Journal of Public Deliberation to Undergo Significant Changes in 2020
Sunday, December 1, 2019
University of Canberra, Nicole.Curato@canberra.edu.au
University of Stuttgart, email@example.com
Åbo Akademi University, firstname.lastname@example.org
A New Leaf for Public Deliberation
It has been fourteen years since the Journal of Public Deliberation published its first issue. What started as an initiative by the Deliberative Democracy Consortium has grown to become a collective enterprise with the International Association for Public Participation, the newDemocracy Foundation and the vast network of editors, board members, authors, reviewers, and readers all committed to enrich our understanding of deliberative democracy. To date, the journal has published over 297 research articles, commentaries, book reviews, and reflections from the field, demonstrating the growing body of knowledge on public deliberation.
Over the years, the journal has witnessed how the field of deliberative democracy has responded to major political transformations. Fourteen years ago, it would have been unthinkable that politicians, activists, and mainstream media would turn to deliberative democracy as a solution to today’s sharply polarized, multimedia saturated, highly unequal, and climate-challenged world. Fourteen years ago, it would have been a long shot to expect countries around the world to institutionalize deliberative mini-publics in key moments of collective decision-making. And yet, just in the past five years, the Irish Constitutional Convention, the permanent assembly of deliberative democracy in the German-speaking part of Belgium, and deliberative polls, as precondition for any constitutional amendment in Mongolia, have demonstrated deliberative democracy in action on a large scale. We could not help but look back at the question Peter Levine, Archon Fung, and John Gastil raised in the first article this journal ever published: What happens when deliberation becomes “a more high-stakes public process” (Levine, Gastil & Fung, 2005, p. 6)?
Boldness in Vision, Humility in Claims
This question could not be more pertinent today. As the crisis of liberal democracy unfolds, scholars and practitioners of deliberative democracy are faced with the challenge of offering bold solutions while maintaining epistemic humility. If democracies are to survive incessant attacks from demagogues, dark money, and disinformation networks, advocates of deliberative democracy need to offer transformative democratic innovations. But boldness in vision must be tempered by humility in claims. The field has developed a body of evidence about deliberation’s epistemic, ethical, and democratic functions, but there remains the unfinished business of the field lacking “a clear image of its ultimate goal” (Black, Shaffer & Thomas, 2019, p. 2). More work needs to be done in theorizing, operationalizing, assessing, and improving deliberative practice in a way that is responsive to the rapidly changing character of the public sphere today.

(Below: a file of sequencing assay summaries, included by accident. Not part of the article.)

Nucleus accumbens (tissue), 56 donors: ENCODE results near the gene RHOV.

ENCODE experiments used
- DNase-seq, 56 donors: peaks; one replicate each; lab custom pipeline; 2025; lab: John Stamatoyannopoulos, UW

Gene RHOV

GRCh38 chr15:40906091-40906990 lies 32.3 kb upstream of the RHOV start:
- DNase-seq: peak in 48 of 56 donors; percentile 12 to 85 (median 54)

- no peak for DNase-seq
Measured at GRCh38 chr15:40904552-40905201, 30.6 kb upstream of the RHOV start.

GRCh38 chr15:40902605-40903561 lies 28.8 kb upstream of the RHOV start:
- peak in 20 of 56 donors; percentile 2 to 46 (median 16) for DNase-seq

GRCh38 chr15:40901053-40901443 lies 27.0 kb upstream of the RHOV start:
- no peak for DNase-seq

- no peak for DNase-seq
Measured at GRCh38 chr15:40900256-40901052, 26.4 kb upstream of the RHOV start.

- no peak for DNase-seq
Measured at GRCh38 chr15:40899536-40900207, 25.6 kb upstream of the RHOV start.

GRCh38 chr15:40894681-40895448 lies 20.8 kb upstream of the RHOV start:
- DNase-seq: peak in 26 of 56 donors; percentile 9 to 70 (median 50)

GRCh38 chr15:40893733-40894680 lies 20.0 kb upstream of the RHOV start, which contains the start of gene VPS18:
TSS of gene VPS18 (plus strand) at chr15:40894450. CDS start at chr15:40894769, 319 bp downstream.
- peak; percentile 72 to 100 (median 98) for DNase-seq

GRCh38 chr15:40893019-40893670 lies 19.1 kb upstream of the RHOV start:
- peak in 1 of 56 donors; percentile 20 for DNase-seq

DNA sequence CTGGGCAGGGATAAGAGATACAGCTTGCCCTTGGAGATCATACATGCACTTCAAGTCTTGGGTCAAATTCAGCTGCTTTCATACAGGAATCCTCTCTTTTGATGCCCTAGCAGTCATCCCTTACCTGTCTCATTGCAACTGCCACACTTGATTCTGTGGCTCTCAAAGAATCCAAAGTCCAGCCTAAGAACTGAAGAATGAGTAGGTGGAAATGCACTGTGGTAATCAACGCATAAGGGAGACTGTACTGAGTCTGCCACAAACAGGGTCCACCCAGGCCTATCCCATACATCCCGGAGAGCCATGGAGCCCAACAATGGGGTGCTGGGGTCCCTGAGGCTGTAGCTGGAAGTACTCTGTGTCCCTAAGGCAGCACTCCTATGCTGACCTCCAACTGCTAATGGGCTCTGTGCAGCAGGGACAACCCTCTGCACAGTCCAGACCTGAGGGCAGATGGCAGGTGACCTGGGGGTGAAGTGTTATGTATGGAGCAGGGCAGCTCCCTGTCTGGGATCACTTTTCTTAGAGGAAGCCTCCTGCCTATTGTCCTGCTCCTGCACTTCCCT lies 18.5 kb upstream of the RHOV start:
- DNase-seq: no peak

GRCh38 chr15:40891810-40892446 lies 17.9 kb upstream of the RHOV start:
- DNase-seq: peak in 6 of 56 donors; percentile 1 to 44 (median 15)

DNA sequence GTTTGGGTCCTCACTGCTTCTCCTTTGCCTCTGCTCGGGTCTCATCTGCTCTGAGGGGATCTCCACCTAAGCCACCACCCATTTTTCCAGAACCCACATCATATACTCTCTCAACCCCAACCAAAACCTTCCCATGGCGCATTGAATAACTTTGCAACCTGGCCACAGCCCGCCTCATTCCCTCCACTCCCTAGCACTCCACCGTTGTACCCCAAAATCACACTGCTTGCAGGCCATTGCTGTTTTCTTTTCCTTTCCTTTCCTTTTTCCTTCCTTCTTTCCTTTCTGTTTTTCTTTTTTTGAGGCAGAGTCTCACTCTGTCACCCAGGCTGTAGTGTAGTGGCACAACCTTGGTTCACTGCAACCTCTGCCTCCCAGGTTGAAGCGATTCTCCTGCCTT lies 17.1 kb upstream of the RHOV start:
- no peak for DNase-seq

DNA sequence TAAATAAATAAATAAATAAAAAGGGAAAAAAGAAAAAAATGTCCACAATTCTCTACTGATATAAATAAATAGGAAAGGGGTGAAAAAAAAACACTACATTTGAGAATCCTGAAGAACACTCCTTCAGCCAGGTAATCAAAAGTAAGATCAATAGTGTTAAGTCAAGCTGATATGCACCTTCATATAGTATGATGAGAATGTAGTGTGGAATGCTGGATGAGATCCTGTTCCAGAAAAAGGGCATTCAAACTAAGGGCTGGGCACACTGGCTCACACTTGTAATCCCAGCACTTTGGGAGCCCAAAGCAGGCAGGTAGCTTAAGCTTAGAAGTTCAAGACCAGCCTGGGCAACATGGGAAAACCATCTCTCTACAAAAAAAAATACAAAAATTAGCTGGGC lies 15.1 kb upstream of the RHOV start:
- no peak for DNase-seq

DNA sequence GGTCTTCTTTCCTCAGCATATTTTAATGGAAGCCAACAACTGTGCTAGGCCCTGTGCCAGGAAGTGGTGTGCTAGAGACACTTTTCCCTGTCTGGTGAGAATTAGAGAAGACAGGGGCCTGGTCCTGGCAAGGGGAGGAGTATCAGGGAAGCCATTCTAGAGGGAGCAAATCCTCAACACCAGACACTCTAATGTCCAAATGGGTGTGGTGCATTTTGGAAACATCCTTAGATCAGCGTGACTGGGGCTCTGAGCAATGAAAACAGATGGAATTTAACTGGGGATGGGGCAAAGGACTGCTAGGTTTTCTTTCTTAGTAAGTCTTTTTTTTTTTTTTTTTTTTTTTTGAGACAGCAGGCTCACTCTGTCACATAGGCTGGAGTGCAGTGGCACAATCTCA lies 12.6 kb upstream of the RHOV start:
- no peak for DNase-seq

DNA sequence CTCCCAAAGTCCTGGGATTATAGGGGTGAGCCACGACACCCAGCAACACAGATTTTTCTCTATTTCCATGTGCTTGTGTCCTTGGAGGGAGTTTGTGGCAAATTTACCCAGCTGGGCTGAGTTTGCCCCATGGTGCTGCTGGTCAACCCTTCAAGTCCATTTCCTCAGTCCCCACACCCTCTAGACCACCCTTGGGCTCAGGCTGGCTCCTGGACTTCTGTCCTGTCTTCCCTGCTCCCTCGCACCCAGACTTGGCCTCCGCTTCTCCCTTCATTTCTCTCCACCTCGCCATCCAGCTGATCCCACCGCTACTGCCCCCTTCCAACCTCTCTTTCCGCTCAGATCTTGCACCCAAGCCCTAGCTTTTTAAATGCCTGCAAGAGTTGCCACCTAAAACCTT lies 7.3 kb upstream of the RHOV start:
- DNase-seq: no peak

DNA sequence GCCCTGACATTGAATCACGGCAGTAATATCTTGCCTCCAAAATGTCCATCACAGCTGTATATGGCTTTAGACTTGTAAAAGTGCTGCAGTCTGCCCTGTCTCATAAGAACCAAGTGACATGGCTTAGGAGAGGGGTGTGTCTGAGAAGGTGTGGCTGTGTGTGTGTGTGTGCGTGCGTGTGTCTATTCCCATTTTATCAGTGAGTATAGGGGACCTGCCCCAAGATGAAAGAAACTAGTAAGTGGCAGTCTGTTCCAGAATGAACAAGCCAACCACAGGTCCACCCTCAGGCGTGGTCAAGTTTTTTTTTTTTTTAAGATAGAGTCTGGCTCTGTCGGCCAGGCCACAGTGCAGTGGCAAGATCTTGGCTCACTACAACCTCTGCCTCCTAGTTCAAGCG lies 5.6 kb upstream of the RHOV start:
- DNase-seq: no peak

These new and persistent challenges signal that it is time for the research field and indeed this journal to turn a new leaf.
Beginning 2020, the journal will undergo significant changes. First, the journal will be published under a new name: The Journal of Deliberative Democracy. This slight name change captures how the field evolved over the years, where deliberative democracy no longer occupies a marginal space in the fields of communication and rhetoric, social sciences, education, and public policy, and instead has become a “mainstream” field of research and practice. This, however, this does not mean that the journal will only showcase successful stories and sympathetic theories. Quite the contrary, we envision the Journal of Deliberative Democracy to feature the latest thinking, emerging debates, alternative perspectives, and critical views of deliberation. It will maintain its pluralistic character and multidisciplinary approach and will continue to publish on topics that capture the breadth of deliberative practice including public deliberation in informal political spaces, structured deliberations in institutions of representative democracy, and undemocratic deliberation in authoritarian regimes. The journal is guided by the normative vision that by publishing rigorous research and reflective critical pieces about deliberation, we contribute to building a global society that is sensitive to good reasons.